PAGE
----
Latest figures show 437 high-rise buildings still with ACM cladding

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The Government has released the latest figures of the Building Safety Programme, revealing that there are still 437 high-rise buildings with Aluminium Composite Material (ACM) cladding systems

Following the Grenfell Tower tragedy, the Ministry of Housing, Communities and Local Government (MHCLG) established a Building Safety Programme with the aim of ensuring that residents of high-rise residential buildings are safe, and feel safe from the risk of fire, now and in the future.

Data as of 31 December revealed there were 437 high-rise residential buildings and publicly-owned buildings in England that were identified with ACM cladding systems, a decrease of only four since the end of November.

Of these high-rise buildings with ACM cladding systems, 160 were identified as social sector residential buildings managed by local authorities or housing associations, 268 are private sector buildings and 9 are publicly-owned buildings, comprising hospitals and schools.

Of these 437 high-rise buildings, 67 have finished remediation – including receiving sign-off from building control where necessary. This leaves a total of 370 high-rise residential and publicly-owned buildings in England where ACM cladding systems remain in place and are unlikely to meet current Building Regulations guidance.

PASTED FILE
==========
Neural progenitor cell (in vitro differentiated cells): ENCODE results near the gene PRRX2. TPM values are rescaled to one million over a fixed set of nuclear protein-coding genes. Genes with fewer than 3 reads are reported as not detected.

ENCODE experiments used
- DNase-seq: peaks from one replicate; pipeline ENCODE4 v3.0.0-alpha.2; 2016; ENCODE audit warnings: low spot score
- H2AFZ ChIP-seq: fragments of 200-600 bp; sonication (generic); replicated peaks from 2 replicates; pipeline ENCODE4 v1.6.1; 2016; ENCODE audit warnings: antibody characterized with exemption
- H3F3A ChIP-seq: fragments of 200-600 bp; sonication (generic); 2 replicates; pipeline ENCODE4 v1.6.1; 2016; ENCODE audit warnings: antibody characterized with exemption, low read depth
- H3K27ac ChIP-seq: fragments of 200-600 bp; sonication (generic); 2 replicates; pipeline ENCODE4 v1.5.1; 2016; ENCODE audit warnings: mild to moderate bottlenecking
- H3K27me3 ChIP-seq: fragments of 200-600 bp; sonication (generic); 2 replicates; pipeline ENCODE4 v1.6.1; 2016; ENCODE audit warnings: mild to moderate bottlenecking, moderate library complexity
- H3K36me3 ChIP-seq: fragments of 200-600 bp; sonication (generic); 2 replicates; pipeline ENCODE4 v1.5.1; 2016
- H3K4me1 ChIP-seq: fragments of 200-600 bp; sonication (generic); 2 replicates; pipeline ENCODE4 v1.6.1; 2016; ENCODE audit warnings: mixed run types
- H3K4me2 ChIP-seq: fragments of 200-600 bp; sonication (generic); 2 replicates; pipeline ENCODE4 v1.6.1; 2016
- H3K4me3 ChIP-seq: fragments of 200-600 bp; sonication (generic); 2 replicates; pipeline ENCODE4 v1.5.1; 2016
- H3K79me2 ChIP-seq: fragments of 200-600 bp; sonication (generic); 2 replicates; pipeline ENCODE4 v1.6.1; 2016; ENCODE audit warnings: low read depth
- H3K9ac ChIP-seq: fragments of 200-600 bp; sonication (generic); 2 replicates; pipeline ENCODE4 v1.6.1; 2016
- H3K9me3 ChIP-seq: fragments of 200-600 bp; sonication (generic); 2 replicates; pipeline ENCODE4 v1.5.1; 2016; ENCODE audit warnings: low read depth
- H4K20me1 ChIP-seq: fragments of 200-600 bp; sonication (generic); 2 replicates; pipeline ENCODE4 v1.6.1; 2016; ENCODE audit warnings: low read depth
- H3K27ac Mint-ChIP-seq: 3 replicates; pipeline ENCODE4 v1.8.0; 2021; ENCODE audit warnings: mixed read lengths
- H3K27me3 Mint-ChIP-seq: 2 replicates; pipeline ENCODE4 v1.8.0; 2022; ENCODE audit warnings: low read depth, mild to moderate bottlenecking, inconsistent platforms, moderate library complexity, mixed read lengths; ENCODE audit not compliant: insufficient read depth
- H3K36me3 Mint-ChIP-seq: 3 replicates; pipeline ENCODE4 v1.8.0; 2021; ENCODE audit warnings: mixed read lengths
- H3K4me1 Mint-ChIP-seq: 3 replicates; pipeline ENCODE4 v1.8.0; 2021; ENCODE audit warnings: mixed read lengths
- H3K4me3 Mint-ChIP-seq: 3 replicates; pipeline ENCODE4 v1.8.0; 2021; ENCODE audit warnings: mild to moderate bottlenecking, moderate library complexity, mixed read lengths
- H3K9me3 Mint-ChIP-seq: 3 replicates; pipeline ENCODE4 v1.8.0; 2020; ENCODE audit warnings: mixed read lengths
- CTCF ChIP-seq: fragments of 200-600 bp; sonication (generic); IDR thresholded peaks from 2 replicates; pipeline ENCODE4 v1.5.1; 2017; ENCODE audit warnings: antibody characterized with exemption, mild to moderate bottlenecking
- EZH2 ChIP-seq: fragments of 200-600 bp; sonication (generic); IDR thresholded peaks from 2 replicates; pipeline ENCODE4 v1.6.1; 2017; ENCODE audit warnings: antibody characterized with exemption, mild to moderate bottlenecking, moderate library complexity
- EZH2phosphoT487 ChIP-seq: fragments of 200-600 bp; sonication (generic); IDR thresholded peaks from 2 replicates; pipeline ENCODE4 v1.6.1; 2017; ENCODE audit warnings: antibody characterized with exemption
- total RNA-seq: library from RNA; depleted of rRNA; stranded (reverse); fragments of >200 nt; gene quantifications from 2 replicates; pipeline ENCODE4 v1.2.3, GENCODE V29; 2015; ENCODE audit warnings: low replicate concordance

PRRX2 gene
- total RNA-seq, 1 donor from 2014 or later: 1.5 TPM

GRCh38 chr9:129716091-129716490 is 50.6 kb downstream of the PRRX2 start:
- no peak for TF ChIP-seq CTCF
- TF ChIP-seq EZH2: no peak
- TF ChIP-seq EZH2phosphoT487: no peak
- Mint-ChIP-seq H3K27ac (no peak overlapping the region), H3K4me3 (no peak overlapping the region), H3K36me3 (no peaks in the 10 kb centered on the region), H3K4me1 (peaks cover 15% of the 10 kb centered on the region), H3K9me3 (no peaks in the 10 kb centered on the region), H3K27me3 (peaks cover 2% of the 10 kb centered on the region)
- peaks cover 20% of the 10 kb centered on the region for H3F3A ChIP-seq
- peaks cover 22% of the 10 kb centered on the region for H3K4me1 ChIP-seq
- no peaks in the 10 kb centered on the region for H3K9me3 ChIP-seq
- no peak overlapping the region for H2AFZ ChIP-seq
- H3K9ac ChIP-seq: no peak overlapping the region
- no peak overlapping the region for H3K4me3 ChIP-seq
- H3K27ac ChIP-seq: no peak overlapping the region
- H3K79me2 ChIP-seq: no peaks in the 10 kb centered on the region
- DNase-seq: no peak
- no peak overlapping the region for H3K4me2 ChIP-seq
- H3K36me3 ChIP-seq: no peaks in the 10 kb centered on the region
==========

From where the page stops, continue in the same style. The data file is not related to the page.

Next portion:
13 private sector residential buildings remain where the cladding status is still to be confirmed – this has fallen from approximately 170 buildings in June 2018.

Of the 160 social sector buildings:

  • 37 have finished remediation – an increase of three since the end of November;
  • 81 have started remediation;
  • 40 have a remediation plan in place but remediation has not started; and
  • building owners intend to remediate and are developing plans for a further two buildings.

Of the 268 private sector high-rise buildings (residential, hotels, and student):

  • 30 have finished remediation – an increase of one since the end of November
  • 18 have started remediation;
  • 126 have a remediation plan in place but remediation works have not started on these buildings yet;
  • building owners intend to remediate and are developing plans for 38 buildings; and
  • remediation plans remain unclear for 56 buildings – the number where plans for remediation remain unclear has fallen from over 200 in June 2018.

Following the latest figures, MHCLG says they “are confident that the vast majority of buildings with cladding systems which are unlikely to meet current Building Regulations guidance have been identified, and publishing the data ensures transparency on high-rise building safety.”

Despite this, they admit that “additional checks by local authorities over the coming months might result in marginal changes in this data.”

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